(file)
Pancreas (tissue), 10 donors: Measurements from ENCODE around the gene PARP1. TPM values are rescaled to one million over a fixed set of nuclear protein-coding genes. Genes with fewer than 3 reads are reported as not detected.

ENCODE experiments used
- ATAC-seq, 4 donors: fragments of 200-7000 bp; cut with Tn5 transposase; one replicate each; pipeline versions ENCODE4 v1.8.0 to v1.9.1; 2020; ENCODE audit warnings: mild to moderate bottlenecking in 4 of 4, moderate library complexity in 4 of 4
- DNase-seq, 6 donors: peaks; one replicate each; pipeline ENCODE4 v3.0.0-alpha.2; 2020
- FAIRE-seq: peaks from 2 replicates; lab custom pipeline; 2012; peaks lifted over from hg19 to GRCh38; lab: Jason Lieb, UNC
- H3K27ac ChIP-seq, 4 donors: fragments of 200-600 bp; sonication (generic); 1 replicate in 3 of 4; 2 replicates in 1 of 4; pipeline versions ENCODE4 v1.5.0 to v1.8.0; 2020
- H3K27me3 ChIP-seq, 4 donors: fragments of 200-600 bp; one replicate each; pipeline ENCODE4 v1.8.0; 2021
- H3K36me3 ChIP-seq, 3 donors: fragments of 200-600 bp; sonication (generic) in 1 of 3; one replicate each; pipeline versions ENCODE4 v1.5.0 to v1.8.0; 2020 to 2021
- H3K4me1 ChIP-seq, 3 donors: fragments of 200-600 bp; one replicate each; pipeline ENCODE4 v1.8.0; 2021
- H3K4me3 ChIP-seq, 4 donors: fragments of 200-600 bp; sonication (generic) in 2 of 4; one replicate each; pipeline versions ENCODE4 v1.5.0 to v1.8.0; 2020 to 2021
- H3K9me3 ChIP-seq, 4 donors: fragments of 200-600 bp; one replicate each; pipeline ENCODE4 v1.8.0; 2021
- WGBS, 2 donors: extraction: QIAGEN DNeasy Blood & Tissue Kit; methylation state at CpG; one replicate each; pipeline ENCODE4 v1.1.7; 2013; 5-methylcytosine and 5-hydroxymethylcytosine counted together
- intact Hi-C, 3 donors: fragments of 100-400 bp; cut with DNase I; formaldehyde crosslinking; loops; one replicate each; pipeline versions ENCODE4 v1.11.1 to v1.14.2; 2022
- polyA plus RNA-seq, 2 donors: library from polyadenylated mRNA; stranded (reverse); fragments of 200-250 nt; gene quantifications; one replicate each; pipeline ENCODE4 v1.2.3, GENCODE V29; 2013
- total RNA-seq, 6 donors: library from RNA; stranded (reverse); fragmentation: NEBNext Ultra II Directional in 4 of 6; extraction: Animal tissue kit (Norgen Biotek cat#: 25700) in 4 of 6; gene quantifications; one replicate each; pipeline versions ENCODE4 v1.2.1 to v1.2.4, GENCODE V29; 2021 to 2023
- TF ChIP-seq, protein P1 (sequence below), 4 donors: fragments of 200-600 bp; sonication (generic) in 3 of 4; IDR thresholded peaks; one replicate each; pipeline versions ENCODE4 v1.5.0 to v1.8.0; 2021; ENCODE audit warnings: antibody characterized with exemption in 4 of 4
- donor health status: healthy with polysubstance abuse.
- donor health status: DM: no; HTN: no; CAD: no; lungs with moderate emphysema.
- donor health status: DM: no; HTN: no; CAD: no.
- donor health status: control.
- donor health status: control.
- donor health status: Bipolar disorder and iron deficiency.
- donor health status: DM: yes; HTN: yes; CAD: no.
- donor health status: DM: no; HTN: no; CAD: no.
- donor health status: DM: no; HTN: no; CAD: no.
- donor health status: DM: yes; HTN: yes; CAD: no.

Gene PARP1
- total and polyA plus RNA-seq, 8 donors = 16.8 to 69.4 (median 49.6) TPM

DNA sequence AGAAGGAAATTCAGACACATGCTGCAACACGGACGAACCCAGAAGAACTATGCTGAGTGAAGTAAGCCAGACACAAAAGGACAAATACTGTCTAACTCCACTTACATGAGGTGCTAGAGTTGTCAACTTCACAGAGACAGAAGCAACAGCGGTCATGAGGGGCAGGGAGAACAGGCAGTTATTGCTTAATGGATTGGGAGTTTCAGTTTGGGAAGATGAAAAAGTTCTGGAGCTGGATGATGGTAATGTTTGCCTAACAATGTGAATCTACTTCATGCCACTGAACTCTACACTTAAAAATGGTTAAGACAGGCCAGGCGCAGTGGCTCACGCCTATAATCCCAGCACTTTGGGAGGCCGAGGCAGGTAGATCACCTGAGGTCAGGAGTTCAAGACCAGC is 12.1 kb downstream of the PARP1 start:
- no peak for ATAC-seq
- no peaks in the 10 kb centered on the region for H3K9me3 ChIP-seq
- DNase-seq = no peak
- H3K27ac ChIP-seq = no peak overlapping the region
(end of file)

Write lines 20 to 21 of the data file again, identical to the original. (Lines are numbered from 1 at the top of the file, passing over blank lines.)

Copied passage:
- donor health status: control.
- donor health status: control.